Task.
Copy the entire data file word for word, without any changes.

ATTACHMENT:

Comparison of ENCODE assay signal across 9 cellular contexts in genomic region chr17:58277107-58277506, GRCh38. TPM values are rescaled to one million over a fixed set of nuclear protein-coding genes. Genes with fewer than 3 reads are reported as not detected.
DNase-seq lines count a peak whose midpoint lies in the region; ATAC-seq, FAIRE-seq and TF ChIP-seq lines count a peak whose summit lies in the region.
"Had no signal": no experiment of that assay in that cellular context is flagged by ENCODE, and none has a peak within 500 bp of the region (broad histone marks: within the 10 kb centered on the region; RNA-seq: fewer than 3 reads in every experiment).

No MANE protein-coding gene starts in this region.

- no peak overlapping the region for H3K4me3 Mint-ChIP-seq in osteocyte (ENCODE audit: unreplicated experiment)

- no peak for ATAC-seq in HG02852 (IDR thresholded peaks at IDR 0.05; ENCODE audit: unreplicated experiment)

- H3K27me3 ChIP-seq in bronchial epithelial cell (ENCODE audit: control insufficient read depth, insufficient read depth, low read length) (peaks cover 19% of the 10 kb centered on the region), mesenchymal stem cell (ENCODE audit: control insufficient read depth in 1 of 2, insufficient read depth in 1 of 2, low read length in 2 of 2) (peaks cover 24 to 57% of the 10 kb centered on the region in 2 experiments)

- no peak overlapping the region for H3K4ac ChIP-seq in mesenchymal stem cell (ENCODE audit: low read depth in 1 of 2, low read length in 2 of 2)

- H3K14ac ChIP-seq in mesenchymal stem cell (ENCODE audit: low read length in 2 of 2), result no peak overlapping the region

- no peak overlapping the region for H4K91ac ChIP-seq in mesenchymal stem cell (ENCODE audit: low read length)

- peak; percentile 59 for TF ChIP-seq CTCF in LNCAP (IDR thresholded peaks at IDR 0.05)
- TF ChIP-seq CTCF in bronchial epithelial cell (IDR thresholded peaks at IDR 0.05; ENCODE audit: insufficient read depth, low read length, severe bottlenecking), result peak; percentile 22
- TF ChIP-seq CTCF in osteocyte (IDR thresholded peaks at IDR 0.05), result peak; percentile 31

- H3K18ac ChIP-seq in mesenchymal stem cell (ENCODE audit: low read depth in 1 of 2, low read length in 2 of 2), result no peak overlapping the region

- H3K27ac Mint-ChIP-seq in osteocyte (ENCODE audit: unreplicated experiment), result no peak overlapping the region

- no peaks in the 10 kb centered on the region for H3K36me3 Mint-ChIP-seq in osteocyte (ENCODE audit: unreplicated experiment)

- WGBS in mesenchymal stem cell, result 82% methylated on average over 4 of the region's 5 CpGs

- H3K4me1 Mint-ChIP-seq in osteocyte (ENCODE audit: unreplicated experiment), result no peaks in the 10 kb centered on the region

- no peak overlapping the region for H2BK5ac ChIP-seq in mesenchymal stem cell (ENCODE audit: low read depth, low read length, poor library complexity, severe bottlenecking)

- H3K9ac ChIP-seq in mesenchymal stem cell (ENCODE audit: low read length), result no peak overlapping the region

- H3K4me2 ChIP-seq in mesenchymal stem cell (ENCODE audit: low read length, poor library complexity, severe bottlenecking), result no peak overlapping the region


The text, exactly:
Comparison of ENCODE assay signal across 9 cellular contexts in genomic region chr17:58277107-58277506, GRCh38. TPM values are rescaled to one million over a fixed set of nuclear protein-coding genes. Genes with fewer than 3 reads are reported as not detected.
DNase-seq lines count a peak whose midpoint lies in the region; ATAC-seq, FAIRE-seq and TF ChIP-seq lines count a peak whose summit lies in the region.
"Had no signal": no experiment of that assay in that cellular context is flagged by ENCODE, and none has a peak within 500 bp of the region (broad histone marks: within the 10 kb centered on the region; RNA-seq: fewer than 3 reads in every experiment).

No MANE protein-coding gene starts in this region.

- no peak overlapping the region for H3K4me3 Mint-ChIP-seq in osteocyte (ENCODE audit: unreplicated experiment)

- no peak for ATAC-seq in HG02852 (IDR thresholded peaks at IDR 0.05; ENCODE audit: unreplicated experiment)

- H3K27me3 ChIP-seq in bronchial epithelial cell (ENCODE audit: control insufficient read depth, insufficient read depth, low read length) (peaks cover 19% of the 10 kb centered on the region), mesenchymal stem cell (ENCODE audit: control insufficient read depth in 1 of 2, insufficient read depth in 1 of 2, low read length in 2 of 2) (peaks cover 24 to 57% of the 10 kb centered on the region in 2 experiments)

- no peak overlapping the region for H3K4ac ChIP-seq in mesenchymal stem cell (ENCODE audit: low read depth in 1 of 2, low read length in 2 of 2)

- H3K14ac ChIP-seq in mesenchymal stem cell (ENCODE audit: low read length in 2 of 2), result no peak overlapping the region

- no peak overlapping the region for H4K91ac ChIP-seq in mesenchymal stem cell (ENCODE audit: low read length)

- peak; percentile 59 for TF ChIP-seq CTCF in LNCAP (IDR thresholded peaks at IDR 0.05)
- TF ChIP-seq CTCF in bronchial epithelial cell (IDR thresholded peaks at IDR 0.05; ENCODE audit: insufficient read depth, low read length, severe bottlenecking), result peak; percentile 22
- TF ChIP-seq CTCF in osteocyte (IDR thresholded peaks at IDR 0.05), result peak; percentile 31

- H3K18ac ChIP-seq in mesenchymal stem cell (ENCODE audit: low read depth in 1 of 2, low read length in 2 of 2), result no peak overlapping the region

- H3K27ac Mint-ChIP-seq in osteocyte (ENCODE audit: unreplicated experiment), result no peak overlapping the region

- no peaks in the 10 kb centered on the region for H3K36me3 Mint-ChIP-seq in osteocyte (ENCODE audit: unreplicated experiment)

- WGBS in mesenchymal stem cell, result 82% methylated on average over 4 of the region's 5 CpGs

- H3K4me1 Mint-ChIP-seq in osteocyte (ENCODE audit: unreplicated experiment), result no peaks in the 10 kb centered on the region

- no peak overlapping the region for H2BK5ac ChIP-seq in mesenchymal stem cell (ENCODE audit: low read depth, low read length, poor library complexity, severe bottlenecking)

- H3K9ac ChIP-seq in mesenchymal stem cell (ENCODE audit: low read length), result no peak overlapping the region

- H3K4me2 ChIP-seq in mesenchymal stem cell (ENCODE audit: low read length, poor library complexity, severe bottlenecking), result no peak overlapping the region